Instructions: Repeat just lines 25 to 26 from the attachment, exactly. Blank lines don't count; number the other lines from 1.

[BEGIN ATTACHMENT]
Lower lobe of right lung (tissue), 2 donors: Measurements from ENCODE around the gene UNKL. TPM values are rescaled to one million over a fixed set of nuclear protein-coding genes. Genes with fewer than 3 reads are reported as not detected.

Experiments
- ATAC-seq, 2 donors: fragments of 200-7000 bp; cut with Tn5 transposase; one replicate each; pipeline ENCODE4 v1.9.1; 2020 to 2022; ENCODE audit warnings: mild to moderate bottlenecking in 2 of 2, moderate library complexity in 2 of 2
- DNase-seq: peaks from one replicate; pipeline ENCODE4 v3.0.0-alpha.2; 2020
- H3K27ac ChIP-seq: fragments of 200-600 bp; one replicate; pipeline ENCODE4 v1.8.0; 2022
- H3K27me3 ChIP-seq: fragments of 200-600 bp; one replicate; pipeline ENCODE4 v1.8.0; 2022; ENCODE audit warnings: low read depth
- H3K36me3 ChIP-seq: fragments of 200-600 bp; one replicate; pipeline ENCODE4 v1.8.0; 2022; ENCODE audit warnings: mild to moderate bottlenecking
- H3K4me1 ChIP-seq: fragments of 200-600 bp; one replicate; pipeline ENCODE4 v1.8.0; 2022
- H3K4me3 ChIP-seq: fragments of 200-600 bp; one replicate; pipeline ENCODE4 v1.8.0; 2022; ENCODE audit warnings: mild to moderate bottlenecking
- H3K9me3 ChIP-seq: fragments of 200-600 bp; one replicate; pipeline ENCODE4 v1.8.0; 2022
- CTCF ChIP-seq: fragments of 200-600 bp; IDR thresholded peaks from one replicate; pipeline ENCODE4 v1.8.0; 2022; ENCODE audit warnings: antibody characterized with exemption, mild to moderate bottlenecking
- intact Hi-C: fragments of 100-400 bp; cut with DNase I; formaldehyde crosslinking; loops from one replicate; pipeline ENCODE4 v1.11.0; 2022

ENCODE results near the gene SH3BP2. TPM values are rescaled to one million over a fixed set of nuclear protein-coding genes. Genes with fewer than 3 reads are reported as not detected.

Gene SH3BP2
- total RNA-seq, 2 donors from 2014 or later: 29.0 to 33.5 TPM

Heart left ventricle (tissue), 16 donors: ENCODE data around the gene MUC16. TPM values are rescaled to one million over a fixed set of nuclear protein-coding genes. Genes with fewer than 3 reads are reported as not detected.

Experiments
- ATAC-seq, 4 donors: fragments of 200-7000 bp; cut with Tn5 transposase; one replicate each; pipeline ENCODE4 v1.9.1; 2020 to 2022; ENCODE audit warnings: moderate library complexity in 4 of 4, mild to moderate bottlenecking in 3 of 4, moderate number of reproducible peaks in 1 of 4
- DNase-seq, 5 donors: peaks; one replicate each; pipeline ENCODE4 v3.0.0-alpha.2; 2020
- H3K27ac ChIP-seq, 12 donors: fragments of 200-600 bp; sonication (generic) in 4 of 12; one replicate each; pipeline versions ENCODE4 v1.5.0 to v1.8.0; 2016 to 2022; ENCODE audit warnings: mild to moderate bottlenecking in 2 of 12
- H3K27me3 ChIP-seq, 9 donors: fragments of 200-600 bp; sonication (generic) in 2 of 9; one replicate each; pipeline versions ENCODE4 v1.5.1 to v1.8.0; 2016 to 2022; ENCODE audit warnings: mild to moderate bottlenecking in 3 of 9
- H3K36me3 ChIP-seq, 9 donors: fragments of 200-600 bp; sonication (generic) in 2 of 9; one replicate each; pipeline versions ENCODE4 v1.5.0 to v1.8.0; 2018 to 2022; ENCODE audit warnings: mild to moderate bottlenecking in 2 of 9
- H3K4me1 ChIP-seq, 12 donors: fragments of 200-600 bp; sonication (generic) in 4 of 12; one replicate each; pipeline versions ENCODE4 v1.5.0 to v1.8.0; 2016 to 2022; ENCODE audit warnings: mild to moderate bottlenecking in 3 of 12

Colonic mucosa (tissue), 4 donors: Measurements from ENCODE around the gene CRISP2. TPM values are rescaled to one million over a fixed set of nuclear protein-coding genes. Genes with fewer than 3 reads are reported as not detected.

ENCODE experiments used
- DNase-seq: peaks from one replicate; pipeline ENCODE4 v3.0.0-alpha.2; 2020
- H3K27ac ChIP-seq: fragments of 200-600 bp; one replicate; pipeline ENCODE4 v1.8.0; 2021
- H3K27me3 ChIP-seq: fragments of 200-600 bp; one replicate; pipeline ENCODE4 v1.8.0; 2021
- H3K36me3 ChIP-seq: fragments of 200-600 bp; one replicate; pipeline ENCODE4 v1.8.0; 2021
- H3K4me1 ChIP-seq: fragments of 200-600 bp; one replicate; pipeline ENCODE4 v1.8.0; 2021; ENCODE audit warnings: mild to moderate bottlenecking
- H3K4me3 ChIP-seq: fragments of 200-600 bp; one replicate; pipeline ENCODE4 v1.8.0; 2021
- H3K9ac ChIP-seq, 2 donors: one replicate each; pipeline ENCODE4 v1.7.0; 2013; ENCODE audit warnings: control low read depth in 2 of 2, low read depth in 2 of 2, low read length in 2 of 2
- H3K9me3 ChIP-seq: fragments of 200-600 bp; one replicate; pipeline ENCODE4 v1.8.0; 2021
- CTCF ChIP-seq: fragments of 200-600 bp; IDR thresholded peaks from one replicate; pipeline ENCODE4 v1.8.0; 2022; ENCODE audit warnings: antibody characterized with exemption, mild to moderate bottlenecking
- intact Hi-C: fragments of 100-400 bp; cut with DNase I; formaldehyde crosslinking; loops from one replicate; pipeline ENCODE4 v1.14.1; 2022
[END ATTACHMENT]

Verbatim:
ENCODE experiments used
- DNase-seq: peaks from one replicate; pipeline ENCODE4 v3.0.0-alpha.2; 2020